Reviews of trade paperbacks of comic books (mostly Marvel), along with a few other semi-relevant comments / reviews.

19 February 2016

Silk, v. 0: The Life and Times of Cindy Moon

Collects: Silk #1-7 (2015)

Released: October 2015 (Marvel)

Format: 160 pages / color / $19.99 / ISBN: 9780785197041

What is this?: Cindy Moon, recently freed from ten years in a bunker, tries to find her missing family while maintaining the semblance of a personal life (mostly for appearance’s sake, it appears).

The culprits: Writer Robbie Thompson and penciller Stacey Lee


I like Silk, v. 0: The Life and Times of Cindy Moon, but I admit I have a hard time putting my finger on exactly why. It’s only when I compare Silk (alter ego: Cindy Moon) to Spider-Gwen that everything I like is illuminated, and I realize it’s a lot of little elements that add up to an enjoyable book.

Unlike Gwen Stacy in Spider-Gwen, readers get a good idea of who Cindy Moon is and what she does when she’s not a hero. Cindy is confused and angry after spending a decade in isolation. She was bitten by the same radioactive spider as Peter Parker, but she was convinced by Ezekiel Sims, the Amazing Spider-Retcon, to hide herself away to avoid attracting the attention of Morlun, one of the jerks the assembled Spiders-Heroes eventually defeated in Spider-Verse. Ezekiel is gone, killed by Morlun. Cindy resents the sacrifice Ezekiel convinced her to make, and as much as she wishes she could punish him, she needs the information that only he seemed to know: where he hid her family.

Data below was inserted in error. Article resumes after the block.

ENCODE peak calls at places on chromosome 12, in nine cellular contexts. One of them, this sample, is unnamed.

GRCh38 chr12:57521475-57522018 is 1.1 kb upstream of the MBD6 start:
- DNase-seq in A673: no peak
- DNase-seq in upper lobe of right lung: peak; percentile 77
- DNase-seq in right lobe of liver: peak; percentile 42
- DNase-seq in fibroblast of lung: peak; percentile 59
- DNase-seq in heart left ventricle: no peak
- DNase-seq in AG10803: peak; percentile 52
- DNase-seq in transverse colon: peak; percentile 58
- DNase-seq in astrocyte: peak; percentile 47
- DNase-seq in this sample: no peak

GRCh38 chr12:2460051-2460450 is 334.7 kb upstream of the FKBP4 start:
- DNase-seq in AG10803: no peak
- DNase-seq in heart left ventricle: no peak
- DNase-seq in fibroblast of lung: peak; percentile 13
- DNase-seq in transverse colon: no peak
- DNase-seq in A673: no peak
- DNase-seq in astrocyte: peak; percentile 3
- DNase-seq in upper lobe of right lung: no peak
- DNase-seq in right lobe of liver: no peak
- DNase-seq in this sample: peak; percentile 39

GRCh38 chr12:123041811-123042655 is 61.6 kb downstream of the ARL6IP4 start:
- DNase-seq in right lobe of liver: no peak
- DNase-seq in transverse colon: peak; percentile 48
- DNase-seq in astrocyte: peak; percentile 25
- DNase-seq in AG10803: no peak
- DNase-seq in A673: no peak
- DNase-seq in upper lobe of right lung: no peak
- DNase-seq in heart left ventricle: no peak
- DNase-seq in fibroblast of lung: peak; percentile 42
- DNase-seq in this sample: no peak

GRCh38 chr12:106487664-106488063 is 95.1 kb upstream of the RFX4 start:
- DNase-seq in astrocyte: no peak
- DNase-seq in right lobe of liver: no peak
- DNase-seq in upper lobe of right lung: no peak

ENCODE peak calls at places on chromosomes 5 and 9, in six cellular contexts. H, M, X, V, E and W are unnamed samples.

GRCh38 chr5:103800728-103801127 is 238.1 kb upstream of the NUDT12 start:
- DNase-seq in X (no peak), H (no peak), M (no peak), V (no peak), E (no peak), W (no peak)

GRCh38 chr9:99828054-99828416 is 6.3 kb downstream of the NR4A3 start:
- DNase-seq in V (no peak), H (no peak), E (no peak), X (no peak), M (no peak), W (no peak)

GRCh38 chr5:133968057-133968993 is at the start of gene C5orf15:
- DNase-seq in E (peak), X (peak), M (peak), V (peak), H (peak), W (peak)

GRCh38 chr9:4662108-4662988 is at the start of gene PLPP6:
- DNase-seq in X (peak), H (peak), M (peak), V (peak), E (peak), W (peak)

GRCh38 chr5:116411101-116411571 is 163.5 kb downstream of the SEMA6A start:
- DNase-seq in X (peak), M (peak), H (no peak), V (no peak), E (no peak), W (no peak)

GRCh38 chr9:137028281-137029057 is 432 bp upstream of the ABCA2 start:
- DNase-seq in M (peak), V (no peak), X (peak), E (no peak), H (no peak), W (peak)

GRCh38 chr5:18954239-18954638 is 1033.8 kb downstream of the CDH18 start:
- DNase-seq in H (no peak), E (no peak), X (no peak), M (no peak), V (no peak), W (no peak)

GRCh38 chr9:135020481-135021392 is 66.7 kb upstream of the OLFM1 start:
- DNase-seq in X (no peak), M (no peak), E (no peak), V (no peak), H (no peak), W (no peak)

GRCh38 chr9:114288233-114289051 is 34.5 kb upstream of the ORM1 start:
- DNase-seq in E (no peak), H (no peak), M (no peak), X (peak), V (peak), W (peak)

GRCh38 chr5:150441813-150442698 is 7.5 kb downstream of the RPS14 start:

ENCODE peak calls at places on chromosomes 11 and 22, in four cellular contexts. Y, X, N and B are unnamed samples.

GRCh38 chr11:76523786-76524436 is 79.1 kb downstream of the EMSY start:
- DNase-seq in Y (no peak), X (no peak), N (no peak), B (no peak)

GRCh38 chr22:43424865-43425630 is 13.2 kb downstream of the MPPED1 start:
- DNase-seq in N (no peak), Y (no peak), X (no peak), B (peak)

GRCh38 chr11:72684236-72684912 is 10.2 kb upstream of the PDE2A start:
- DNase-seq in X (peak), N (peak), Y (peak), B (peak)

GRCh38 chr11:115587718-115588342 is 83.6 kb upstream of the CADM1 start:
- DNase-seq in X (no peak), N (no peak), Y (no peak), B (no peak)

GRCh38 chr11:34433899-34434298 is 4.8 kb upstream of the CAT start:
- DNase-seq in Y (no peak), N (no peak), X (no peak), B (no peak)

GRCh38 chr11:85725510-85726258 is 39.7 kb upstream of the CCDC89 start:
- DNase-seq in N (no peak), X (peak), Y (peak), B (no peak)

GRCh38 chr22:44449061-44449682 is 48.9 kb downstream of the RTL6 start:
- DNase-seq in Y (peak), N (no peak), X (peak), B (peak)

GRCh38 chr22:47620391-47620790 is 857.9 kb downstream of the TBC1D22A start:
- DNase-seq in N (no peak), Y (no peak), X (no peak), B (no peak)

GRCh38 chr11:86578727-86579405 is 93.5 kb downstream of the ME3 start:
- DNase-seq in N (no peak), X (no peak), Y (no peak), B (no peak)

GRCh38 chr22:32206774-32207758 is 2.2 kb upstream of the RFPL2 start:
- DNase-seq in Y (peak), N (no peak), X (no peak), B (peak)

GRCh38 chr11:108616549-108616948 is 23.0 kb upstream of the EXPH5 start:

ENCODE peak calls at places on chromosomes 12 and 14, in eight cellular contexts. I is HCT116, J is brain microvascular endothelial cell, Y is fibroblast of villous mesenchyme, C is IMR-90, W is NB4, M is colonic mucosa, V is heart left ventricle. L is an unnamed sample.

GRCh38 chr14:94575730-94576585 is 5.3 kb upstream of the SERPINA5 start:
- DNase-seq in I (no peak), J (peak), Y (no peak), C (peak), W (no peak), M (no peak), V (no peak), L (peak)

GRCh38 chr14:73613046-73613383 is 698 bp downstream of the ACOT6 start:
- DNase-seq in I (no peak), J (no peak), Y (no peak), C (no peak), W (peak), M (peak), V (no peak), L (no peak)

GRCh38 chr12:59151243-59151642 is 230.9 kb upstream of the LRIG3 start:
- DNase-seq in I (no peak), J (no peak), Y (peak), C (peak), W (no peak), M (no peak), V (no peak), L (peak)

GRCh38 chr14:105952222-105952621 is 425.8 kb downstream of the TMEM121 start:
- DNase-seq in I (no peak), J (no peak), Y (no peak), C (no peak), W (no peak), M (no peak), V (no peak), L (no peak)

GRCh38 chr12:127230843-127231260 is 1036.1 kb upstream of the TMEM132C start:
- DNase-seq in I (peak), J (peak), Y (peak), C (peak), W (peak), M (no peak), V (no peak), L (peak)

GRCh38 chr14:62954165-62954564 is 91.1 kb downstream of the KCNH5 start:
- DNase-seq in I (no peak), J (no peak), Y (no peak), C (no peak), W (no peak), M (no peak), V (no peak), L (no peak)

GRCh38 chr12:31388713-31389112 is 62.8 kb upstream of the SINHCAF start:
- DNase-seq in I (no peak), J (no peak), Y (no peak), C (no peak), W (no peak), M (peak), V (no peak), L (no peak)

Silk, v. 0: The Life and Times of Cindy Moon coverSo despite her cultural knowledge being a decade out of date, Cindy interns at the Fact Channel so she can use its resources to search for her parents. When she isn’t fighting crime or looking for her parents and brother, she spends time with a couple of friends, Rafferty and Lola. She gets guidance from Spider-Man. She finds an archenemy, the Black Cat, and a frequent sparring partner, Dragonclaw, whom she manages to engage as a human being. She even goes on a date with Johnny Storm.